It was again Osric that broke the silence. He cleared this throat and said, “We all have stakes in this. As I’ve said, we must work together, be willing to trust each other. Everyone is encouraged to speak their minds and share their voice, but in the right time. Outbursts will serve no useful purpose, and we cannot quibble as we go over every little thing.

“So, to the matter at hand,” Osric turned to Nox and Wolfhart. “Let’s start with you. Where might we be vulnerable given this new information, and what do we know for fact about our current situation and intel?”

It wasn’t long before Leonard was lost and overwhelmed by the waves of information that crashed into him. It was all the more difficult to keep everything straight given his utter lack of knowledge and context.

He felt like a mannequin overseeing the others’ conversation, unable to contribute or do more than dumbly nod along as if he understood what was going on. Osric occasionally smiled at him in a reassuring way, but Leonard didn’t know what exactly he was being assured of; so, he continued to look at whomever was speaking, glance around at the others’ faces, and either nodded or shook his head in minute movements as the conversation wore on.

All sense of time was lost to Leonard, as much from being in a foreign world that moved at a different pace as from his lack of an adequate timepiece. Eventually, enough had passed that Osric at last brought attention to it.

“I think we could all do with some peace and refreshment. Some nourishment and time to reflect,” he said as he rose from the table.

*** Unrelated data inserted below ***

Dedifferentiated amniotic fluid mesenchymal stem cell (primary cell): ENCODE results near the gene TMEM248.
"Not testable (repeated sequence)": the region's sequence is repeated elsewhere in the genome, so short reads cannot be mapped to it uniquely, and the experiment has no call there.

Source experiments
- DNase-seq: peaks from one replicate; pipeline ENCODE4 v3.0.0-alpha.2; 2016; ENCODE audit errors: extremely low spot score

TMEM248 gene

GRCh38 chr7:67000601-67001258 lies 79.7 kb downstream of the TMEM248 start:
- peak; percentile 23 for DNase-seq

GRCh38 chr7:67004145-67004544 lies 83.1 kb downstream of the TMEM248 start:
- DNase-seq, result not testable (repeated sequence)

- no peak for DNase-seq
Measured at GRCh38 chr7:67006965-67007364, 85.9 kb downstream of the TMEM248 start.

“I will show you both to rooms,” Osric directed at Wilhelmina and Leonard, who stood and swung bags over their shoulders. To what remained of the original table group he said, “I’ll find and speak with you all individually soon.”

Leonard’s stomach clenched and churned with every step as he followed Osric through the labyrinth of dripping stone hallways; the dark and gloom was only marginally chased away by the flickering torch in Osric’s hand. Leonard’s mind was buzzing with doubts, nagging him about every scrap of information that had been discussed but he couldn’t properly recall; peppered with questions about what he was still doing there and whether he would become more asset or liability.

“Here you are Leonard.” Osric’s voice surprised Leonard as much as the abrupt halt, which caused him to crash into Osric’s solidly built frame. Waving off Leonard’s apologies, Osric opened the door and gestured Leonard inside.

The room was considerably smaller than any of the rooms Leonard had seen in Palloria; it wasn’t much bigger than a sizeable walk-in pantry, but it had a surprisingly homey feel to it just on walking in.

“Someone will be along shortly with something of sustenance. And I will be in to speak with you privately at some point, if you don’t mind.” Osric waited for Leonard’s nod of approval before reaching to pull the door closed. Looking over Osric’s shoulder to Wilhelmina standing in the hall, face cast into deep shadow from the low light, Leonard noticed a withering glare directed at her brother; it seemed she was less than pleased at the prospect of Leonard and Osric speaking alone.

But it was gone in a flash, and Leonard wondered if it might have been a trick of the light, because Wilhelmina gave him a small but encouraging smile and a small wave before the door hid her from sight.


Click here for Part 36!


3 thoughts on “Fiction Friday: The Legend of Leonard Letterman, Pt 35